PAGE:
The Irish Archaeology Field School are delighted to announce that Scholarships are now available for our Archaeology, Experimental Archaeology and Geoarchaeology/Environmental Science courses through the Institute for Field Research (IFR). All courses are credited. See here for details. Deadline for scholarships: March 22, 2019, at 5:00pm (Pacific Standard Time).
Our archaeology course – The Medieval Landscape of Ferrycarrig: Tracing the Anglo-Norman Invasion of Ireland, takes place from July 14 to August 10, 2019.
Our experimental archaeology course – Experimental Archaeology in Ireland: Experimental Archaeology and Materiality of The Medieval Period at Ferrycarrig, Co. Wexford, takes place from June 16 to June 29, 2019.
Both these courses are taught from the site of Carrick Castle (and settlement), Ferrycarrig, County Wexford, the southeast of Ireland. This internationally important archaeological monument is the site of the first Norman Castle in Ireland, constructed in 1169. The site is located within the stunning confines of the Irish National Heritage Park, a 40 acre parkland featuring the largest open air museum in Ireland.
Our 2 weeks and 4 weeks geoarchaeology/environmental science course – Geoarchaeology/ Environmental Science in Ireland: The Environmental and Cultural Heritage of the Irish Landscape, administered by our parent company The Irish Heritage School, takes place from July 14 to August 10, 2019 (4 weeks) and August 11 to August 24, 2019 (2 weeks).
These courses uniquely combine field studies with laboratory work to piece together three different landscapes in three distinct locations: Birr, in the midlands; the Burren in County Clare on the West coast; and Clare Island, County Mayo in the Atlantic Ocean (4 wks); The Curragh, County Kildare (2 wks).
We are confident that our courses will appeal to students from a wide range of disciplines – including archaeology, history, anthropology, medieval studies, geology, environmental science, geography, Irish studies etc. – or indeed just students looking for a unique study abroad experience in general. Courses will include third level students of all ages and nationalities. Several cultural trips are provided as part of each course. Together with the option of staying with local families in homestay accommodation, these trips ensure a deeply enriching cultural immersion, guaranteeing students a truly memorable experience.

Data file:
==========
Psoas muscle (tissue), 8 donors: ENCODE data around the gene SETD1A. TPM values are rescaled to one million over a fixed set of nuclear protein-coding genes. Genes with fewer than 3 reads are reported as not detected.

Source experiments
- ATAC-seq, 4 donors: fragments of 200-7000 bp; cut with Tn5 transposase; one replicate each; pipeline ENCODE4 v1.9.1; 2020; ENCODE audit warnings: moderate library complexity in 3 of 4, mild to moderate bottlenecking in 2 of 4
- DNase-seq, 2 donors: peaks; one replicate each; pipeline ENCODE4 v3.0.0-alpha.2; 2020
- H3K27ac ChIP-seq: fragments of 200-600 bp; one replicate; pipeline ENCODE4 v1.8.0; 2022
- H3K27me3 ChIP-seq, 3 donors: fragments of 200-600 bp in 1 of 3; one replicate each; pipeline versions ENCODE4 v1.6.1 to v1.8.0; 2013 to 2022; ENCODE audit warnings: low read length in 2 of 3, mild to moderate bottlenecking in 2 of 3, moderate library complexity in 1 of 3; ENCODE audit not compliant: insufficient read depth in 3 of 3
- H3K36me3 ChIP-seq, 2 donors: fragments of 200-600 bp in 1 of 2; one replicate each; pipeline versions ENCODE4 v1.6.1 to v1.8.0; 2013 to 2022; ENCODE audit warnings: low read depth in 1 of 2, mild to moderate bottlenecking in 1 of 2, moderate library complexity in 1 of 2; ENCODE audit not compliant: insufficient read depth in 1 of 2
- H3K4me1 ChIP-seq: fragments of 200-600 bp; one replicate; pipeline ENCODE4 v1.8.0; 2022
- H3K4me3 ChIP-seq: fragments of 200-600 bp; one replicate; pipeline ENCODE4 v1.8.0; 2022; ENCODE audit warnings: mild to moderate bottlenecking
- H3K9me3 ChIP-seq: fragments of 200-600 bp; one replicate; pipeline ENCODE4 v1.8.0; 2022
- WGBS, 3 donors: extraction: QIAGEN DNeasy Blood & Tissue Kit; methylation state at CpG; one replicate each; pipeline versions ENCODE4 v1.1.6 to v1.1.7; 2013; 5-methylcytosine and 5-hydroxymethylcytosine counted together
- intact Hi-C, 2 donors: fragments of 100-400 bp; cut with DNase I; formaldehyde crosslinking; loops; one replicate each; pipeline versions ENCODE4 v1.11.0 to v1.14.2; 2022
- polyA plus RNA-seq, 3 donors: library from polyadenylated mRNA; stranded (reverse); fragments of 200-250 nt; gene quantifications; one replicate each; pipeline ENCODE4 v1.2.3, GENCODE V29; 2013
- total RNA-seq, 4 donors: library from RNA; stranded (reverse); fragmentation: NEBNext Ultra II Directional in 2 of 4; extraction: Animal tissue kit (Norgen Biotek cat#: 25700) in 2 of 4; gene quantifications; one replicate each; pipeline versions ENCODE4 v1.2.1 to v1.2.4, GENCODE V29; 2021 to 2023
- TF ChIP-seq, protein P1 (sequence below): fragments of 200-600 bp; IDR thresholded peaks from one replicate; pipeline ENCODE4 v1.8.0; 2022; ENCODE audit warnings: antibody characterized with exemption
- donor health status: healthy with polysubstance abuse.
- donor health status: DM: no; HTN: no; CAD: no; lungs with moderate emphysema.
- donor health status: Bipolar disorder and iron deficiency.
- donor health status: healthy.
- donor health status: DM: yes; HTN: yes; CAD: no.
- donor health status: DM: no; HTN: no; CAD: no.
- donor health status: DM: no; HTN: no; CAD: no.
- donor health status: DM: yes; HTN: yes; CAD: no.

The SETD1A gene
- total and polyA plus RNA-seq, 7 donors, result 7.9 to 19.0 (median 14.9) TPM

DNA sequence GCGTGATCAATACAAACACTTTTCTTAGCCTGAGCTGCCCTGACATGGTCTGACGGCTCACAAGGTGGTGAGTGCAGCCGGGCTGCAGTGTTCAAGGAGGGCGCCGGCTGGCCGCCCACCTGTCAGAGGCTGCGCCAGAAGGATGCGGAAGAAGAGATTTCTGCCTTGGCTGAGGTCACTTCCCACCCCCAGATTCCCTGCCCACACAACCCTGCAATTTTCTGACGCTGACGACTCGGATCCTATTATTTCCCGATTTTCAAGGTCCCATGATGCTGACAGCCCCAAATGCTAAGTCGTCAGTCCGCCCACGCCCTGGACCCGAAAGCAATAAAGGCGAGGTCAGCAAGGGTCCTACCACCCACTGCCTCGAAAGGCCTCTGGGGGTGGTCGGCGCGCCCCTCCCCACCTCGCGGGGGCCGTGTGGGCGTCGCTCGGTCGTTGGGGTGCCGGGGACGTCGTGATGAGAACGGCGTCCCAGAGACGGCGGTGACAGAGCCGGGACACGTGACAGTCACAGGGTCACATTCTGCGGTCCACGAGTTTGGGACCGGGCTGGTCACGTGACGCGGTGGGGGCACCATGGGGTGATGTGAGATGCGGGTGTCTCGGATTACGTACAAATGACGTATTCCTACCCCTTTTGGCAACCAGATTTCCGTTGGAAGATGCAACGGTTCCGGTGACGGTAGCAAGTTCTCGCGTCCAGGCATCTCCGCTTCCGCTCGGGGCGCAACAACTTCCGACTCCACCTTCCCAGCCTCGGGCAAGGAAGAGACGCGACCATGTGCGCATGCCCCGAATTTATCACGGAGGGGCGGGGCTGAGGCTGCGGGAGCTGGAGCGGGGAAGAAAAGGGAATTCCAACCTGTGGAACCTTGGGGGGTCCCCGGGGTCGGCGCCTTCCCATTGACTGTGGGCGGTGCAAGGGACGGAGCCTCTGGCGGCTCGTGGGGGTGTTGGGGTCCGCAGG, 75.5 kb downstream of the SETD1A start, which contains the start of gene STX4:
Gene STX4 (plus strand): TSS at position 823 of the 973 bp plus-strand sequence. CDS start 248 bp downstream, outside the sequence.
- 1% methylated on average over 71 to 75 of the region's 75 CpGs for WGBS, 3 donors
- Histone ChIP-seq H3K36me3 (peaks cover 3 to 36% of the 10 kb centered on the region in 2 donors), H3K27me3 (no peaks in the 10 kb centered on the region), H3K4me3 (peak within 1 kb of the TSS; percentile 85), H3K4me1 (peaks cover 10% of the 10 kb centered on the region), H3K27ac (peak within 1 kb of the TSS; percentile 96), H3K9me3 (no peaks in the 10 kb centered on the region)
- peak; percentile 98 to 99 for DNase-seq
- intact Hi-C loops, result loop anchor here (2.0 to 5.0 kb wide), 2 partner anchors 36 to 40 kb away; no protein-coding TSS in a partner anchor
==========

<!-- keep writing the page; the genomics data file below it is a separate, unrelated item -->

ACOR is now accepting applications for over 20 awards for undergraduate, and pre- and post-doctoral students. Deadlines for these awards are in February 2019. Please find the details on eligibility, requirements, and how to apply to each award from our website http://www.acorjordan.org/2019-20-acor-fellowships.
ACOR offers federally funded prestigious fellowships including a National Endowment for the Humanities (NEH) post-doctoral award and pre- and post-doctoral CAORC awards. We encourage applications from researchers with appropriate degrees of all stages of their careers who work on topics related to Jordan and/or surrounding countries in the humanities and social sciences.
The fellowship programs at Bard Graduate Center are designed to further the institution’s goal of promoting research in the areas of decorative arts, design history, and material culture—what we call the “cultural history of the material world.” We offer a number of fellowship opportunities for researchers working in these and allied areas. We are currently accepting applications for two types of fellowships, see below for details. For questions, please contact firstname.lastname@example.org.
Bard Graduate Center invites scholars from university, museum, and independent backgrounds with a PhD or equivalent professional experience to apply for funded research fellowships, to be held during the 2019–20 academic year. The theme for this period is “Whose story?” Applicants are asked to address in a cover letter how their projected work will bear on this question. The fellowships are intended to fund collections-based research at Bard Graduate Center or elsewhere in New York, as well as writing or reading projects in which being part of our dynamic research environment is intellectually valuable. Eligible disciplines and fields of study include—but are not limited to—art history, architecture and design history, economic and cultural history, history of technology, philosophy, anthropology, and archaeology. Applications due November 1, 2018.
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Bard Graduate Center invites scholars from university, museum, and independent backgrounds with a PhD or equivalent professional experience to apply for non-stipendiary visiting fellowships, to be held during the 2019–20 academic year. The theme for this period is “Whose story?” Applicants are asked to address in a cover letter how their projected work will bear on this question. Bard Graduate Center Visiting Fellowships, which are intended for scholars who have already secured means of funding, provide scholars with workspace in the Bard Graduate Center Research Center and enable them to be a part of our dynamic scholarly community in New York City. Eligible disciplines and fields of study include—but are not limited to—art history, architecture and design history, economic and cultural history, history of technology, philosophy, anthropology, and archaeology. Visiting Fellowships may be awarded for anywhere from one month to the full academic year. Applications due February 1, 2019.
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